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Andrew Parker

Seven deadly colours

If we want to colour an object then we would generally use some sort of pigment. However, in the natural world there are a surprising number of different mechanisms for producing colour. In this book Andrew Parker looks at the variety of ways in which animals can create colours, and their uses for signalling or camouflage. Each chapter deals with a different colour of the spectrum (with ultraviolet replacing indigo), and poses a problem concerning an animal of that colour. Alternative possibilities are discussed, with the accepted solution being given at the end of the chapter. Overall it is a highly informative book, and is likely to have something of interest for all readers, whatever their current knowledge of the subject.

Throughout the book Parker looks at the evolutionary development of animal colours, and addresses Darwin's worry about the evolution of the eye - that it was too perfect. On the contrary, colour can be thought of as a way of fooling the eye.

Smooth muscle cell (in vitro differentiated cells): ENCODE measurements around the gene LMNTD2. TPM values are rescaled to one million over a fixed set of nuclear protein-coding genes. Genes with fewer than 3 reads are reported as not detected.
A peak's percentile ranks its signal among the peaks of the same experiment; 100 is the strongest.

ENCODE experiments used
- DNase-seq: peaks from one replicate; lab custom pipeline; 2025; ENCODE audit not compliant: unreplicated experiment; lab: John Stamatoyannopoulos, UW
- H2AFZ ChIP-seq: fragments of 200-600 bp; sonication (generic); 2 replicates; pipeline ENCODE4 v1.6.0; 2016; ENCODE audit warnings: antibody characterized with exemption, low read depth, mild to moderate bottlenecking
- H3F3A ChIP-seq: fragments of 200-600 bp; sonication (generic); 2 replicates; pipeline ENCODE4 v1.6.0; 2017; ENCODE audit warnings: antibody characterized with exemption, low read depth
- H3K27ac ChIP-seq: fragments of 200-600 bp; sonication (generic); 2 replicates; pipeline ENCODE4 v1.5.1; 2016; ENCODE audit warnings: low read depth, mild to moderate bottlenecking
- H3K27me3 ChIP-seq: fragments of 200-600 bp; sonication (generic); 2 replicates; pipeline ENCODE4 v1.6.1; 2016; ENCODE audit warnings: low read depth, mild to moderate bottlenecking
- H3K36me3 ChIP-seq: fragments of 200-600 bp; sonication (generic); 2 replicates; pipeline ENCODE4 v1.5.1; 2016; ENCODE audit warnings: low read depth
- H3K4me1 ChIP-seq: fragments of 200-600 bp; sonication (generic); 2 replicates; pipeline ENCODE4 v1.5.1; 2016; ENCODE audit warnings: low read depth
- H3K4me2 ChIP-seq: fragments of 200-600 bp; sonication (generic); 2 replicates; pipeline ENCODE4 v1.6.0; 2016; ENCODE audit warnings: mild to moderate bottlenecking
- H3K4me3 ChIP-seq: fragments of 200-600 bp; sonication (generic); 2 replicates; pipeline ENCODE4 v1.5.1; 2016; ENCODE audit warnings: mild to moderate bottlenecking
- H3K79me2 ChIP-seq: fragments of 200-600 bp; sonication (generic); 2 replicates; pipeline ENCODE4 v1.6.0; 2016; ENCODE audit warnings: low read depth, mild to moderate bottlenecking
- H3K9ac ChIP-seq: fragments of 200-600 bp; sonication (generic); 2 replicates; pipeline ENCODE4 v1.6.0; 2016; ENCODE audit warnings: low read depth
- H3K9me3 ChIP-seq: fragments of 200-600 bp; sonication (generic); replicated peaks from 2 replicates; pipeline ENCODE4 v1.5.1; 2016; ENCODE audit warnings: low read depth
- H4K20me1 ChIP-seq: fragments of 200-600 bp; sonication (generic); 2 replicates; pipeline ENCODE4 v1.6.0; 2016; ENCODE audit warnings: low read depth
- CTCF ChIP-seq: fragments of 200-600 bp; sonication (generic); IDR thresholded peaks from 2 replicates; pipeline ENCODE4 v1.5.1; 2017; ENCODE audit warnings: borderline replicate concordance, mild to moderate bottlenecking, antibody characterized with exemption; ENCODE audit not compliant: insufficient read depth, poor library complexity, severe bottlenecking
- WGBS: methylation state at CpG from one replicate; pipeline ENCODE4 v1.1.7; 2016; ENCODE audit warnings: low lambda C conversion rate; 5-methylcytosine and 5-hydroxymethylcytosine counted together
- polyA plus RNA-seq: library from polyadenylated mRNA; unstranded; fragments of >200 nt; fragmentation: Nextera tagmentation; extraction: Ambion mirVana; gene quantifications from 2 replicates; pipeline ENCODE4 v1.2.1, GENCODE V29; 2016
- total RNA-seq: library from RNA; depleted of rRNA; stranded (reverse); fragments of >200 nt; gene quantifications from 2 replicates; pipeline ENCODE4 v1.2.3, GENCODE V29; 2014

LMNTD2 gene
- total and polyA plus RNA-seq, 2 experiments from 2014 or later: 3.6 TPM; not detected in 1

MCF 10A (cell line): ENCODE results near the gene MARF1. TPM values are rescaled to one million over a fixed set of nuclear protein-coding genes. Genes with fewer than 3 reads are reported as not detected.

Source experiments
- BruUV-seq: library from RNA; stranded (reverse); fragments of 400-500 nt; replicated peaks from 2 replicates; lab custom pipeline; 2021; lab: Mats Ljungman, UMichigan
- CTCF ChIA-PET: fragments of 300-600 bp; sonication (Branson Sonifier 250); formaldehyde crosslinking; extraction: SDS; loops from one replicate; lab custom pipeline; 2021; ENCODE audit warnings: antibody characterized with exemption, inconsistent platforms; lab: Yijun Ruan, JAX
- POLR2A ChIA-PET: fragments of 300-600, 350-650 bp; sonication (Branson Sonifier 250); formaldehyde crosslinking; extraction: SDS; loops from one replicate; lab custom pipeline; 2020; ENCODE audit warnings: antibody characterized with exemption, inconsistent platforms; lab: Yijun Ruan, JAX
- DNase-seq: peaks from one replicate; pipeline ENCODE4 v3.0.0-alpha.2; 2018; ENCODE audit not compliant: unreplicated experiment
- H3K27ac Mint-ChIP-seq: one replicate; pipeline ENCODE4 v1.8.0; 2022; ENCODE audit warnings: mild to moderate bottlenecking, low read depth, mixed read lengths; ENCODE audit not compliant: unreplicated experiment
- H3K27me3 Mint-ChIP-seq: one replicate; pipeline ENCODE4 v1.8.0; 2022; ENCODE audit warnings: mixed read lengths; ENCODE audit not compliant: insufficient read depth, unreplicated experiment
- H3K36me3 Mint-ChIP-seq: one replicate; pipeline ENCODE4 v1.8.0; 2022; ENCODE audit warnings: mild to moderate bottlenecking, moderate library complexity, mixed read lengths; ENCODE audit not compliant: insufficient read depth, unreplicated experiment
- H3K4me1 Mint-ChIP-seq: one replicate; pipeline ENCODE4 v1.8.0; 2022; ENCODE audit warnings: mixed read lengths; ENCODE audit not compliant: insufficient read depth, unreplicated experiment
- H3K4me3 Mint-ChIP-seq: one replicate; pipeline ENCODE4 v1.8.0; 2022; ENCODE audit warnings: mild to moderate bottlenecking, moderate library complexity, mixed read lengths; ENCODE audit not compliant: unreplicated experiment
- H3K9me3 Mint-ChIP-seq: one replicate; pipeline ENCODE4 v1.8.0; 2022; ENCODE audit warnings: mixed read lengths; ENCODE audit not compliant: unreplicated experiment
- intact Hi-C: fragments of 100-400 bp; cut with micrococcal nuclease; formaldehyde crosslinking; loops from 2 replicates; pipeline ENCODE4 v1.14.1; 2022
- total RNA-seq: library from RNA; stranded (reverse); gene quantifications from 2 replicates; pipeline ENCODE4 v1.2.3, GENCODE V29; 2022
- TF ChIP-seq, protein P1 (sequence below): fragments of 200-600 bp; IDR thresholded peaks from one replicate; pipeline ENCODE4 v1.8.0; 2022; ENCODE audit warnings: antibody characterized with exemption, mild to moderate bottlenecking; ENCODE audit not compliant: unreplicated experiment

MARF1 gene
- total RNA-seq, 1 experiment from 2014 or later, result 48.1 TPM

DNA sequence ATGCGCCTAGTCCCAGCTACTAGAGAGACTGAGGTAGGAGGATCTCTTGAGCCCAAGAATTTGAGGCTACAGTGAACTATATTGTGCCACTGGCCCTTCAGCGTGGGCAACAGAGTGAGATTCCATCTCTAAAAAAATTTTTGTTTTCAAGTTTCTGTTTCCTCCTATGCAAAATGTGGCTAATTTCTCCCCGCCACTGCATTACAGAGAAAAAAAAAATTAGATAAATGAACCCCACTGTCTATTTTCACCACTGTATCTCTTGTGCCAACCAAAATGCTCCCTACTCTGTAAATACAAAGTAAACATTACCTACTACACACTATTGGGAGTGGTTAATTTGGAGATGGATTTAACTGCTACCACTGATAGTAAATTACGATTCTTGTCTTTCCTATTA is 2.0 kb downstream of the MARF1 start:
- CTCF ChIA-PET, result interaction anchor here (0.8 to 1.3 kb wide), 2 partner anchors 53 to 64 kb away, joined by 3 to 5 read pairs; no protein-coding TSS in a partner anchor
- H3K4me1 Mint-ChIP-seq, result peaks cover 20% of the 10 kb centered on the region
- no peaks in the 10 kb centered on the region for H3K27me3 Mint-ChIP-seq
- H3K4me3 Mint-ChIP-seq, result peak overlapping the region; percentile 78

One criticism I have of the book is that the chapters sometimes seem to lose their way. I realise that this is partly due to their structure, but I think Parker carries it too far. I wouldn't like to lose the descriptions of his field work, but one thing I wouldn't miss would be his hypothetical NanoCam - a camera that can view things at any scale. I think a simple description of what is happening would be better.  |  Chronon Critical Points  |  Recent Science Book Reviews